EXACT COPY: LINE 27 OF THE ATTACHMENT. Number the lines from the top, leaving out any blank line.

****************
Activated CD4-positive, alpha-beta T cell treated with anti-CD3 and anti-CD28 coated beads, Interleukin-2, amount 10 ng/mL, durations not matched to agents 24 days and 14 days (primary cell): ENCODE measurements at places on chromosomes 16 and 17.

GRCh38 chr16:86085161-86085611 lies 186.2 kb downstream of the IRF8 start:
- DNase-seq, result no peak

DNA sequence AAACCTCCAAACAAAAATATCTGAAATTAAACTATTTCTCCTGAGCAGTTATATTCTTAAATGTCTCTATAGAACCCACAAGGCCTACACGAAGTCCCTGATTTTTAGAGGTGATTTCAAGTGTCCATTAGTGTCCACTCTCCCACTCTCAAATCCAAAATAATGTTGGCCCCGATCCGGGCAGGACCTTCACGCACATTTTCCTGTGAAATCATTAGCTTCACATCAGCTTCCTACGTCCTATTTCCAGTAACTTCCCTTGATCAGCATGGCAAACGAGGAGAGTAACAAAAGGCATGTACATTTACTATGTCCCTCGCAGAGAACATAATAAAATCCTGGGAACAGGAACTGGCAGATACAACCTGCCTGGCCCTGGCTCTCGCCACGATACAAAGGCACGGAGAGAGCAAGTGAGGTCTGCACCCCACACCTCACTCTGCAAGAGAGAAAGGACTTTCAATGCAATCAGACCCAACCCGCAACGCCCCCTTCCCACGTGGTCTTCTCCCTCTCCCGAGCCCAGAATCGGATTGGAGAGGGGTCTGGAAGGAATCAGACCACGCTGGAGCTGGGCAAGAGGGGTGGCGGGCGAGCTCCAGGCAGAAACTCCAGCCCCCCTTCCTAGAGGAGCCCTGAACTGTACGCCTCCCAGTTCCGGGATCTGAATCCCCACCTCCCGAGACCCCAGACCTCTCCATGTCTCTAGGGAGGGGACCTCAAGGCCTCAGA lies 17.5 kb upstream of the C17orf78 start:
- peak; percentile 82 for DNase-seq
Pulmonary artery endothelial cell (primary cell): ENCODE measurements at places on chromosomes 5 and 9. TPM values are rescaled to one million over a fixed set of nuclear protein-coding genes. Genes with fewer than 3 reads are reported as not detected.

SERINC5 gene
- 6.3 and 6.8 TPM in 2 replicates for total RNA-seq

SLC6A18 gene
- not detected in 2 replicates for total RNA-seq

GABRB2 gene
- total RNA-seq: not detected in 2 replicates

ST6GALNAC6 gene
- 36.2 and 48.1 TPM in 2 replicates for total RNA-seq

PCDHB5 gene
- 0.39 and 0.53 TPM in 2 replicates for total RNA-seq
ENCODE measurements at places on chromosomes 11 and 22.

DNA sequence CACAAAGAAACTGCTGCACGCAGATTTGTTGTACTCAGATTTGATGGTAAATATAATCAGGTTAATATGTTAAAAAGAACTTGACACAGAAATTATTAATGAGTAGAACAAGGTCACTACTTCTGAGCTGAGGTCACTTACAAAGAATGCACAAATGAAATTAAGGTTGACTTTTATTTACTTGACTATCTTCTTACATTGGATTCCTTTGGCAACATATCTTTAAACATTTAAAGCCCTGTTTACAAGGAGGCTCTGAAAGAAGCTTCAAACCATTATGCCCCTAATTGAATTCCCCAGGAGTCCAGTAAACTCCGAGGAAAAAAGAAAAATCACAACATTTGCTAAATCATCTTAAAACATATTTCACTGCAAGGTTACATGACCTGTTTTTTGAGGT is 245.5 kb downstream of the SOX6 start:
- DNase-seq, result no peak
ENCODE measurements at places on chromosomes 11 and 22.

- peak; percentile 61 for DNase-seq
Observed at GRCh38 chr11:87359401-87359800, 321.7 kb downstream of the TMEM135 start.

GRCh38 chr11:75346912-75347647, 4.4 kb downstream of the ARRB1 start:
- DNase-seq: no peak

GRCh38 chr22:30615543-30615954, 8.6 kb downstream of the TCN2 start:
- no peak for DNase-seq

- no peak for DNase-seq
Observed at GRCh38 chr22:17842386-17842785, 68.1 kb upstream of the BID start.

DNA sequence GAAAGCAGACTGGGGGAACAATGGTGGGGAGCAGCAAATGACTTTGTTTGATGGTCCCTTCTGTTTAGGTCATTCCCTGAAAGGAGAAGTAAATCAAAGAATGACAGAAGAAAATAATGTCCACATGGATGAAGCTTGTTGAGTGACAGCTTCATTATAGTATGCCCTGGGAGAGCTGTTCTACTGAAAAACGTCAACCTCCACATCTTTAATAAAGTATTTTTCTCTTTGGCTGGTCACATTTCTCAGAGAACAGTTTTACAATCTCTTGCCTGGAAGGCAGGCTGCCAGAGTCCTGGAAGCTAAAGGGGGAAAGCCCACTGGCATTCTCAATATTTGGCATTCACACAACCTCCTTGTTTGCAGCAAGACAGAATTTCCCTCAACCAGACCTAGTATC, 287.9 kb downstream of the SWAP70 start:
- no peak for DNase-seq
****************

- no peak for DNase-seq